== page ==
In autumn of 2017, The New Criterion published an article about Aleksandr Solzhenitsyn’s “cathedrals“, his Gulag Archipelago and a series of epic ‘novels’ known as the Red Wheel series. I delayed posting this until I was finished with the trilogy, and promptly forgot about it.
“In taking literature so seriously, Solzhenitsyn claimed the mantle of a ‘Russian writer,’ which, as all Russians understand, means much more than a writer who happens to be Russian. It is a status less comparable to “American writer” than to ‘Hebrew prophet.’ ‘Hasn’t it always been understood,’ asks one of Solzhenitsyn’s characters, ‘that a major writer in our country . . . is a sort of second government?’ In Russia, Boris Pasternak explained, ‘a book is a squarish chunk of hot, smoking conscience—and nothing else!’ Russians sometimes speak as if a nation exists in order to produce great literature: that is how it fulfills its appointed task of supplying its distinctive wisdom to humanity.”
“Like Gibbon’s Decline and Fall of the Roman Empire, Gulag is literary without being fictional. Indeed, part of its value lies in its bringing to life the real stories of so many ordinary people. When I first began to read it, I feared that a long list of outrages would rapidly prove boring, but to my surprise I could not put the book down. How does Solzhenitsyn manage to sustain our interest? To begin with, as with Gibbon, readers respond to the author’s brilliantly ironic voice, which has a thousand registers. Sometimes it surprises us with a brief comment on a single mendacious word. It seems that prisoners packed as tightly as possible were transported through the city in brightly painted vehicles labeled ‘Meat.’ ‘It would have been more accurate to say “bones”,’ Solzhenitsyn observes.”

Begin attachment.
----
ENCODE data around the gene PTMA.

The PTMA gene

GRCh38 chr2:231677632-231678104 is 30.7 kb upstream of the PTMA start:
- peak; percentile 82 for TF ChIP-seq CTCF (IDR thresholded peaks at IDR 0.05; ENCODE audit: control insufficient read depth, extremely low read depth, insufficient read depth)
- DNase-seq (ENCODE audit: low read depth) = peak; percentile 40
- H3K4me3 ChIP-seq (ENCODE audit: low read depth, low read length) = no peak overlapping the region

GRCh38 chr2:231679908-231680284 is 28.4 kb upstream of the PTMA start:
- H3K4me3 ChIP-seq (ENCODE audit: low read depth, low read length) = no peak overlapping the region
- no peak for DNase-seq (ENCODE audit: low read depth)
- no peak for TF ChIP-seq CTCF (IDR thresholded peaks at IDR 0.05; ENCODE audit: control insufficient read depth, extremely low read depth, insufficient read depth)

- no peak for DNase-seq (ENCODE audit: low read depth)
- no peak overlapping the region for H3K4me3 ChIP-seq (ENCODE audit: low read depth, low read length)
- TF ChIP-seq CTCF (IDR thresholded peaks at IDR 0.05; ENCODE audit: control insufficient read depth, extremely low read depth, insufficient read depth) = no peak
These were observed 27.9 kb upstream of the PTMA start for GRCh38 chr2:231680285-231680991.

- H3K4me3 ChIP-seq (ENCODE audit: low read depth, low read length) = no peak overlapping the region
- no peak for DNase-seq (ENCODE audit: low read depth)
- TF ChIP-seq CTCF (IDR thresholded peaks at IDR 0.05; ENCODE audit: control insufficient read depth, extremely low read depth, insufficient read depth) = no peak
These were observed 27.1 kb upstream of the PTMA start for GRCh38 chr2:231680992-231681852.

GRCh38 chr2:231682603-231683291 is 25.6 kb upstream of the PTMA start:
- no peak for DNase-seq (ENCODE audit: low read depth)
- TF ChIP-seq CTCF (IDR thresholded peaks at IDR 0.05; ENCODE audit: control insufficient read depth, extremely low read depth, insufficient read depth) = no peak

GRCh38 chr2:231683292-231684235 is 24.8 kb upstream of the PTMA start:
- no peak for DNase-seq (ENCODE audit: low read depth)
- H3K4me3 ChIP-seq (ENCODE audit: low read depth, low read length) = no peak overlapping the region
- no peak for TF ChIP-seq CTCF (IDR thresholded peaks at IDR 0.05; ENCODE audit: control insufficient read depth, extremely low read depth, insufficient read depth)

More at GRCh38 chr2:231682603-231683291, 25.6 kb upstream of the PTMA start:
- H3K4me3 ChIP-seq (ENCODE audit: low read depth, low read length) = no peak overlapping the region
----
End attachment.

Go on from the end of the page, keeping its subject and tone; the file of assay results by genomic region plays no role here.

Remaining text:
“Real people do not resemble the evildoers of mass culture, who delight in cruelty and destruction. No, to do mass evil you have to believe it is good, and it is ideology that supplies this conviction. ‘Thanks to ideology, the twentieth century was fated to experience evildoing on a scale of millions.’
One lesson of Gulag is that we are all capable of evil, just as Solzhenitsyn himself was. The world is not divided into good people like ourselves and evil people who think differently. “If only it were so simple! If only there were evil people somewhere insidiously committing evil deeds, and it were necessary only to separate them from the rest of us and destroy them. But the line dividing good and evil cuts through the heart of every human being.”